Facebook users posting game footage, saying it’s Ukraine, as misinformation spreads

Written by on February 26, 2022

NEW YORK (BLOOMBERG) – Misinformation focused on Russia’s invasion of Ukraine flooded social media conversations Thursday (Feb 24), from pro-Kremlin conspiracies spreading across Telegram to videos described as live attacks proliferating on Facebook’s gaming platform.

The top videos on Facebook Gaming were described as footage of live attacks on Ukraine by Russia, some complete with red “breaking news” banners. But the clips were actually gameplay from the military-themed video game Arma 3.

Meanwhile, more than 100 channels on the messaging app Telegram – totalling hundreds of thousands of followers – were filled with posts promoting talking points from Russian President Vladimir Putin as his forces invaded Ukraine.

The Facebook videos, watched by more than 110,000 concurrent viewers and shared more than 25,000 times, were pulled down after Bloomberg News approached Facebook owner Meta Platforms for comment.

Meta has long struggled to moderate misleading or fake news, including stories about elections and Covid-19. Experts say it is more challenging to moderate video than text – particularly live video, as it is difficult for artificial intelligence to analyse as it plays.

“In response to the unfolding military conflict in Ukraine, we have established a Special Operations Centre to respond in real time,” Mr Nathaniel Gleicher, Meta’s head of security policy, said on Twitter, adding that the centre will be staffed with native speakers.

Launched in 2018, Facebook Gaming is Meta’s answer to Twitch, Amazon.com’s popular game livestreaming service. On Thursday, the service was overrun by more than 90 Arma 3 videos with titles referencing the crisis in Ukraine – some of which were live for as long as eight hours.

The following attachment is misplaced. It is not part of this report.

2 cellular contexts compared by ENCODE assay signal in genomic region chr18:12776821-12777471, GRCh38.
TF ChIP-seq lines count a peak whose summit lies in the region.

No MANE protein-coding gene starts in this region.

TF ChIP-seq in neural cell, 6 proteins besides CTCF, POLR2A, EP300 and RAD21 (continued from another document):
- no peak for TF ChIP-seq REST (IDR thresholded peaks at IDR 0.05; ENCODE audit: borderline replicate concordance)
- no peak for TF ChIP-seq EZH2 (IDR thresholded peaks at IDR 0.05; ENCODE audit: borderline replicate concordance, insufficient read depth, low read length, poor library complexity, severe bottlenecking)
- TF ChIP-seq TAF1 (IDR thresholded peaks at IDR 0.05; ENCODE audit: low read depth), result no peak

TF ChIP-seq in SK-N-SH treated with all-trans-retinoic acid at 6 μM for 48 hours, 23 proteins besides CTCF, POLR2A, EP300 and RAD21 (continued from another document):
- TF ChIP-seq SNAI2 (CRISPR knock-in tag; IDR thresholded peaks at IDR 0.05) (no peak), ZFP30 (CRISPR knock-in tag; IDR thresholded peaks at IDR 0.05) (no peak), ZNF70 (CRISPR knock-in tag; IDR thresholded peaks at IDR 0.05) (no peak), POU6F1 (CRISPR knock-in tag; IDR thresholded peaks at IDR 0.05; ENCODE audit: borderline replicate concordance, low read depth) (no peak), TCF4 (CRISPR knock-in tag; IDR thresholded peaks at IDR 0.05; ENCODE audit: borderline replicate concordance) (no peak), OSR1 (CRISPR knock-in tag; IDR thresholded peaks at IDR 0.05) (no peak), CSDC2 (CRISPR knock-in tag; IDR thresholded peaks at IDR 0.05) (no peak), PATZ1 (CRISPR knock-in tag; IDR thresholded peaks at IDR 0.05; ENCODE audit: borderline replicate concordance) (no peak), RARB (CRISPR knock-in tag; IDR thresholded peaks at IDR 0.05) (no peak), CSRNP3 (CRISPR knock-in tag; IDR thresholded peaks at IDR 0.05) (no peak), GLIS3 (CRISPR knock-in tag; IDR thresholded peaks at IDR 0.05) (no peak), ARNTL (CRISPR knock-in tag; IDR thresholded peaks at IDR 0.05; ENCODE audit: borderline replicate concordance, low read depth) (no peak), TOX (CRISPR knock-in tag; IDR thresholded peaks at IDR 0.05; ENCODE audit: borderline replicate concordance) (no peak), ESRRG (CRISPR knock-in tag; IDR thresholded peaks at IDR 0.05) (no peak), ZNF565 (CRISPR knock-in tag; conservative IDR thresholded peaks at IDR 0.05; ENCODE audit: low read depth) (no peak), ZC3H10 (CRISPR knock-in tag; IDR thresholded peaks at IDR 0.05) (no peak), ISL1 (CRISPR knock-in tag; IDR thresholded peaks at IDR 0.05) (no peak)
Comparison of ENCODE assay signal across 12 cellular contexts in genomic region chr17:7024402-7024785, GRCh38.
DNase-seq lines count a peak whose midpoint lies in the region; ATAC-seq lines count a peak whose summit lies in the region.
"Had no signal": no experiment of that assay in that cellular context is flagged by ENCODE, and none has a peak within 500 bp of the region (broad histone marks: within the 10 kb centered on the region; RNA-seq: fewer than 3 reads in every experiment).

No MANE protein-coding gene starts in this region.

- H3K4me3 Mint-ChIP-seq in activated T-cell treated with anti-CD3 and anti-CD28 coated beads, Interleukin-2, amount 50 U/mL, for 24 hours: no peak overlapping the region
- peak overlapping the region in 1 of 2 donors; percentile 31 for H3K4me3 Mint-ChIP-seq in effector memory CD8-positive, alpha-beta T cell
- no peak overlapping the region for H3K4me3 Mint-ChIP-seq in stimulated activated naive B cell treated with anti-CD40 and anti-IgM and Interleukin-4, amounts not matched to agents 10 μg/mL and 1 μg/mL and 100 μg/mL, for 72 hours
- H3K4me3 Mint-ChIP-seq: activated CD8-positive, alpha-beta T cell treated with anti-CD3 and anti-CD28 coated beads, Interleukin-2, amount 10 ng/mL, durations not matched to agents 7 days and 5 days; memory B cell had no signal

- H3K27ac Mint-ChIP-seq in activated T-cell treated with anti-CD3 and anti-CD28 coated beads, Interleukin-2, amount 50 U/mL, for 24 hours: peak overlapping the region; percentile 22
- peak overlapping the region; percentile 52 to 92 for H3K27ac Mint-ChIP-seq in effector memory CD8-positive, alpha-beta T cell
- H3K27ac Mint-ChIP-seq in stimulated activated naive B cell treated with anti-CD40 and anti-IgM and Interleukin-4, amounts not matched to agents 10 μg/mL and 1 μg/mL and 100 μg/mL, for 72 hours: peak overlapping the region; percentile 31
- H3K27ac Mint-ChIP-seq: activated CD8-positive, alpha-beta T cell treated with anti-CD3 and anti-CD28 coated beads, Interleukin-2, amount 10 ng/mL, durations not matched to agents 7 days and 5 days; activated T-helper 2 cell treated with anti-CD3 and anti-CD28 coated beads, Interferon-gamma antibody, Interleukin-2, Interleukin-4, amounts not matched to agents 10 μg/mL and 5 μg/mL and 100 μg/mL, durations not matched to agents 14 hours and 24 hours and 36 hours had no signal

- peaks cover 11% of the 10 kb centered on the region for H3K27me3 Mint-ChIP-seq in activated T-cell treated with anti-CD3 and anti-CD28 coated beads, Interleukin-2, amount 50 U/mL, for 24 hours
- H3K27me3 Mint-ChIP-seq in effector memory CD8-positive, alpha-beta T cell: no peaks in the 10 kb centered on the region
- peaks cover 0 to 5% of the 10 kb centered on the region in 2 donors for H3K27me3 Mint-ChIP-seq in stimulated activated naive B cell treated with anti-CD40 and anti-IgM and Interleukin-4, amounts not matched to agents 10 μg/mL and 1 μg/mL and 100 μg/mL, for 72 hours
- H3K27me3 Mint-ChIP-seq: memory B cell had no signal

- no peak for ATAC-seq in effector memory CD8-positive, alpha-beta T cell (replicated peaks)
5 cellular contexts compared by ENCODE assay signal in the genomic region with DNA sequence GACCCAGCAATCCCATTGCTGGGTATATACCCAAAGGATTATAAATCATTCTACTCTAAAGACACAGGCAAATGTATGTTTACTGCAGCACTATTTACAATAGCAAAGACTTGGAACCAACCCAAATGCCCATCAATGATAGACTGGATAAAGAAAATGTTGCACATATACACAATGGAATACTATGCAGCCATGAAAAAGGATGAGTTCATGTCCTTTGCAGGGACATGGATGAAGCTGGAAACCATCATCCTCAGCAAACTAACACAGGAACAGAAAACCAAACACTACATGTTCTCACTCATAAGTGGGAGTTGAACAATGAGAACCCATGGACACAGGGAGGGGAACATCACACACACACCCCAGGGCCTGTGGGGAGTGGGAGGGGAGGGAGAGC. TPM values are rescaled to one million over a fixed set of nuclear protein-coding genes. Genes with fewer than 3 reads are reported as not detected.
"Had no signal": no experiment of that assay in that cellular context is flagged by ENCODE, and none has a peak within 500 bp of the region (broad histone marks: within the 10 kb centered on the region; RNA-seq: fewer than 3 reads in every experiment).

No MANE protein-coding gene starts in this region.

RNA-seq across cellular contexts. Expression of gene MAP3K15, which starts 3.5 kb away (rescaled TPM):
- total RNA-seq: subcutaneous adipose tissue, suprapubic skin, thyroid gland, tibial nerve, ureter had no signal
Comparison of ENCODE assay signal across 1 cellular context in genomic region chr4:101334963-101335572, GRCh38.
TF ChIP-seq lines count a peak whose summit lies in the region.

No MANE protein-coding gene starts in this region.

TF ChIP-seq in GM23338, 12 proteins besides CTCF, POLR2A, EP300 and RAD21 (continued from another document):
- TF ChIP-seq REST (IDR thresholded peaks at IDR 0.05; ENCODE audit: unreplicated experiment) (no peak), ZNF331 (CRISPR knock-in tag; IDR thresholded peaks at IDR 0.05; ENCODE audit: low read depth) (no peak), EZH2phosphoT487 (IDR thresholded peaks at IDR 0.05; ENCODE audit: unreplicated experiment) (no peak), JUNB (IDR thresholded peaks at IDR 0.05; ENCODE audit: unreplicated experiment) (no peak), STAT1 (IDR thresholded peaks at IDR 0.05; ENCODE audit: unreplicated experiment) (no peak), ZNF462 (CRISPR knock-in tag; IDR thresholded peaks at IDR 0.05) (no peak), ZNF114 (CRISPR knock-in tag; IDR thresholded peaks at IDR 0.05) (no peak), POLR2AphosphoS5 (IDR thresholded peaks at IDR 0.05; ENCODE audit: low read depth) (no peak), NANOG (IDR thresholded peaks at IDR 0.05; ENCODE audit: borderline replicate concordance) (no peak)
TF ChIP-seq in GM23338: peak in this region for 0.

Earlier that day, all five of Facebook Gaming’s most-viewed videos on the platform depicted a video-game rendition of military assault in Ukraine. Some of the videos’ titles, many of which were in Arabic, read, “Russia fighter jets on Ukraine” and “Live scenes of the Russian bombing of Ukraine”.

The top-viewed livestream was in fact a pre-recorded video of a plane shelling a shoreline in the game Arma 3. Fifty-two thousand live viewers tuned in. In the accompanying chatroom, the channel owner, who goes by Naruto, repeatedly asked the viewers to subscribe. Under an Arabic Arma 3 video with a “breaking news” label, the creator commented that the livestream was “from the borders of Ukraine” and documented by a reporter.

“Meta has enough experience now that it should be anticipating this stuff, especially in crisis scenarios like this,” said Ms Evelyn Douek at Harvard’s Berkman Klein Center for Internet and Society.

Other user-generated content sites saw similar problems.

While Telegram has emerged as a major source of real-time news about the Russian invasion, including dispatches from Ukrainian government officials, it has also drawn criticism for misinformation.

— to www.straitstimes.com

The post Facebook users posting game footage, saying it’s Ukraine, as misinformation spreads appeared first on Correct Success.

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